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Send  Share  RSS  Twitter  21 Jan 2009

WINE: Distell's Cup More Than Half Full


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Distell’s fast-rising wine exports, propelled by the company’s drive brands across the premium and super-premium spectrum, are set to receive a further boost with the launch of a new value label in the UK and the strengthening of ties with two major retailers, said international director Donald Gallow,

The new range, Danger Point, is being listed by UK retail chain Threshers, which has over 1 000 outlets nationwide.  Forming part of the highly popular Two Oceans brand, the entry-level tier is targeted at budget-conscious Britons feeling the economic pinch, with all three varietal wines in the range retailing for below £5 a 750ml bottle. Gallow said the new offering has been priced to perform in the value segment “to allow consumers with diminished disposable income to still enjoy their everyday glass of wine”.

At the same time, the company is increasing its business with Waitrose in the UK.

Gallow said the latest deals had been landed on the back of Distell’s impressive increase in packaged wine exports, achieved with such brands as Two Oceans, Nederburg, Drostdy-Hof, Obikwa, Zonnebloem and Durbanville Hills.  Although declining to give details of sales increases, he confirmed that they comfortably outpaced the climb in the South African industry’s packaged wine sales volumes off-shore. According to the latest available statistics from SA Wine Information Systems the country’s packaged wine exports for the six months to November 2008, increased by 21,8% compared with the same period in 2007.

Distell, which trades on every continent with a portfolio of wine brands across the price spectrum, believes it is possible for the company to participate at the value end of the market on a profitable basis given the economies of scale.  Its portfolio accounts for 36% of the country’s total still and sparkling wine production.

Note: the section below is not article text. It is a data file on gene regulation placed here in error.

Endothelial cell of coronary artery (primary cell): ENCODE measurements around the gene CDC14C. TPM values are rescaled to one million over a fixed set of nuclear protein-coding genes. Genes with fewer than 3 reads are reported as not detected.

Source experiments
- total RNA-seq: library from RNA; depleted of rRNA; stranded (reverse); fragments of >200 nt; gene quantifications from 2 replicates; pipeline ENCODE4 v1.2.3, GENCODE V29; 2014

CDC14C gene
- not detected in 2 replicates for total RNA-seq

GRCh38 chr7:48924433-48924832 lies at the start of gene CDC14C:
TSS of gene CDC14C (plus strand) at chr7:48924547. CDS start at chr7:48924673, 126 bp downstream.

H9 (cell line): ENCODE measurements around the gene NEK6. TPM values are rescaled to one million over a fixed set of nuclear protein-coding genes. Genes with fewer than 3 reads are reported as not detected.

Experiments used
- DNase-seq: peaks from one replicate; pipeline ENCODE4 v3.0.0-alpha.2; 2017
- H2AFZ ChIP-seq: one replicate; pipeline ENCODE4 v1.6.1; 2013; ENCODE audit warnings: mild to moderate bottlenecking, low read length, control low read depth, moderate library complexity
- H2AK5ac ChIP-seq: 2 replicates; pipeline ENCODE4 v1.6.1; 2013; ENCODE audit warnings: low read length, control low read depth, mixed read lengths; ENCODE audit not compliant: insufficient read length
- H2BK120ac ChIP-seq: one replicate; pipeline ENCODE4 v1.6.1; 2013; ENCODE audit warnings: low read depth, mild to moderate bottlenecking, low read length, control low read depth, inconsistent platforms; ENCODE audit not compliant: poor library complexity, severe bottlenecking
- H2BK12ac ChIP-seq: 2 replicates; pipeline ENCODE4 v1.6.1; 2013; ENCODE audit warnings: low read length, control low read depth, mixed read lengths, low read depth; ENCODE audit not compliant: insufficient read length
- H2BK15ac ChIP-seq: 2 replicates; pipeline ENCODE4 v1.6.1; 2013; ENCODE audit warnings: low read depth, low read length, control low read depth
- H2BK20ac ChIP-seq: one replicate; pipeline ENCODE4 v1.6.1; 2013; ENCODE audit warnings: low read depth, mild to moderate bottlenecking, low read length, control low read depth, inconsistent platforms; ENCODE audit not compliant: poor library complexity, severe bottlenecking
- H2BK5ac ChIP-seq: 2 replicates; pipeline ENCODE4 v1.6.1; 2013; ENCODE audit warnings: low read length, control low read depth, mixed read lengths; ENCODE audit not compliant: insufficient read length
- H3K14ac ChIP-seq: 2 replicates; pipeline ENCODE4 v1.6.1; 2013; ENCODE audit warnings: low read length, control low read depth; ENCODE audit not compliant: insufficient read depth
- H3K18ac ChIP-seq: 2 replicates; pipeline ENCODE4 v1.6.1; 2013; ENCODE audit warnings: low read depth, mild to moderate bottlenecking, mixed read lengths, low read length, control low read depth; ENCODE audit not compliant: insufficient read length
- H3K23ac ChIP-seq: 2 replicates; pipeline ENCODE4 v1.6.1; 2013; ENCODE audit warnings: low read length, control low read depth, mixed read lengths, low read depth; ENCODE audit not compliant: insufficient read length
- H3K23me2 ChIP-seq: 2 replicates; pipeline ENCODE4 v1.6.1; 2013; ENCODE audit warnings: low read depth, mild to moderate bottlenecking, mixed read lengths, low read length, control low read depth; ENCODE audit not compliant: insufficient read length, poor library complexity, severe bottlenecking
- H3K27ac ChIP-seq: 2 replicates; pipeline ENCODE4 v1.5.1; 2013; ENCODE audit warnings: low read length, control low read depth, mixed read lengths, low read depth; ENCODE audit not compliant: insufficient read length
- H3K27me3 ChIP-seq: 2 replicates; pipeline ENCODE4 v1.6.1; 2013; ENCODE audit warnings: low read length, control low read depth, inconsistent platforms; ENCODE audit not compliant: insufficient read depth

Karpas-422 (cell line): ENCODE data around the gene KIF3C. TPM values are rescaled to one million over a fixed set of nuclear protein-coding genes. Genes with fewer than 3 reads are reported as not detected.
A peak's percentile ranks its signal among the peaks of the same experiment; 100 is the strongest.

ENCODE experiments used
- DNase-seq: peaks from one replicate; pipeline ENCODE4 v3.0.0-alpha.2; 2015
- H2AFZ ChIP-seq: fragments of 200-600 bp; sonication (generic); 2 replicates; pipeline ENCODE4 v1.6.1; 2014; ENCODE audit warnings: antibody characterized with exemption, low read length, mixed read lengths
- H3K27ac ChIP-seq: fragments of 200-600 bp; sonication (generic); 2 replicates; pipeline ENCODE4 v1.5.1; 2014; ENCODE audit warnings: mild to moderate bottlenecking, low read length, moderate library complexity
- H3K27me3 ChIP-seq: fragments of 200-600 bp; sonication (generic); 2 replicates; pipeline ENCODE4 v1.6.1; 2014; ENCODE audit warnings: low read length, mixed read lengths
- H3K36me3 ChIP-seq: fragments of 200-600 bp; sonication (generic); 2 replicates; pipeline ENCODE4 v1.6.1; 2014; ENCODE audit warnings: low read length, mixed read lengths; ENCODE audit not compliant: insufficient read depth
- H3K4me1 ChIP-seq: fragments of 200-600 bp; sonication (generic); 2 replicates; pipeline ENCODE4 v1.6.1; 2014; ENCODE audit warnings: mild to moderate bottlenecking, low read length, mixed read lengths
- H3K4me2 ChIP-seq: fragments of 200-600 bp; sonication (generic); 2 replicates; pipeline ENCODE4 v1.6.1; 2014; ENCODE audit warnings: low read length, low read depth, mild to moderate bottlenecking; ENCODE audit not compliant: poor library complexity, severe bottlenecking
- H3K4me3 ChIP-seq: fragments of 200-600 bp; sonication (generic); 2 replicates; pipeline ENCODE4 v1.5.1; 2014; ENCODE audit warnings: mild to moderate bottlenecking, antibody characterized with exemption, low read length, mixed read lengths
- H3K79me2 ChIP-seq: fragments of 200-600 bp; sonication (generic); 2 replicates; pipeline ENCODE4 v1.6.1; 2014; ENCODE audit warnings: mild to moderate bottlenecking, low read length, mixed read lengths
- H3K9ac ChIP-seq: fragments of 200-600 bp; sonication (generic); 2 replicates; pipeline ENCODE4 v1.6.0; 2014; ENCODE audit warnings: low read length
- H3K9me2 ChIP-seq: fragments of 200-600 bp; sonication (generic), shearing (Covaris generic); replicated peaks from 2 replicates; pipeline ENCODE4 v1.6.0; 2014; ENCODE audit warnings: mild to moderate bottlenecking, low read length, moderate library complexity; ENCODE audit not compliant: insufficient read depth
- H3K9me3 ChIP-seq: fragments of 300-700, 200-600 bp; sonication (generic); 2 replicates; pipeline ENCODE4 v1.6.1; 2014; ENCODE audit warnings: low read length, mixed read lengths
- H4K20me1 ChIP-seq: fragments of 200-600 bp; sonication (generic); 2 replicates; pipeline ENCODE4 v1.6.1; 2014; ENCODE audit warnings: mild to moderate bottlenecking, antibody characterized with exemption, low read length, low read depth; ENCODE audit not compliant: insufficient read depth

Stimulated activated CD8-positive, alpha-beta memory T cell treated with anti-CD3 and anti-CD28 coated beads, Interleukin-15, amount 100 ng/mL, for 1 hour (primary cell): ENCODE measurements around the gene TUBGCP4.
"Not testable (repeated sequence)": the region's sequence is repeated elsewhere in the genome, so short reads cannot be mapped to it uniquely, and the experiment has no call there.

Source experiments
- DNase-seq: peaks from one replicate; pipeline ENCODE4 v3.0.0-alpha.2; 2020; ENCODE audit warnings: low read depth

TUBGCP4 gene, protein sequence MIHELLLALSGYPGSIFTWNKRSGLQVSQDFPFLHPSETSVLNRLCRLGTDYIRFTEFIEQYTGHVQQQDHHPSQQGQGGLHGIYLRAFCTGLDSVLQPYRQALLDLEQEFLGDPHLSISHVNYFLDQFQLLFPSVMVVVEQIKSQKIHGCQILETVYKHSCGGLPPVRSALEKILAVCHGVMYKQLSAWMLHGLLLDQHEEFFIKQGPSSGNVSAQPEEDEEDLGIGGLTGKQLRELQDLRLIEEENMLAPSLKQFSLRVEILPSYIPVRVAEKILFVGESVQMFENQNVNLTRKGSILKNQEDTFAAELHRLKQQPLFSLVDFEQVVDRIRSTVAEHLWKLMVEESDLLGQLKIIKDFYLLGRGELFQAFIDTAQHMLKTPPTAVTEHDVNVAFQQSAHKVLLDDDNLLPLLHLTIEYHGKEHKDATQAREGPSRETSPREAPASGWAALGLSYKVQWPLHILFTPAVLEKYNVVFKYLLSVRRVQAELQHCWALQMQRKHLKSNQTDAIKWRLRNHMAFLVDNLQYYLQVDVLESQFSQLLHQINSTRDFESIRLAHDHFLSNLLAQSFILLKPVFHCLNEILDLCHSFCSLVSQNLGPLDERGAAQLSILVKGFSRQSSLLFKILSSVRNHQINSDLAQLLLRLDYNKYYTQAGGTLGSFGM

“Although the value segment does not represent the major thrust of our wine business, we believe it to be an appropriate focus in the current downturn,” said Gallow.  “Nevertheless, we are optimistic of growth across all our price points and are encouraged by the positive projections for global wine consumption issued earlier this month by the International Wine and Spirit Record, which predicts that the financial and economic crisis affecting many wine-consuming countries worldwide will have ‘limited’ consequences for the growth of the wine sector.”

The International Wine and Spirit Record’s report, released in Paris in mid-January, has forecast a 6% rise in global consumption between 2008 and 2012, to reach 2,8 billion nine-litre cases a year.

While Europe, Africa and Latin America are delivering double-digit growth in wine export volumes for Distell, Asia Pacific has assumed even greater significance for the company and currently accounts for bigger volumes than North America.

“Our policy is to minimise our potential vulnerability to any one specific market by trading across a broad geographic front.  This long-established approach is proving particularly effective in the present trading environment.  It has allowed us to capitalise on new growth opportunities and given us the flexibility to simultaneously access hitherto unexplored potential in existing markets.”


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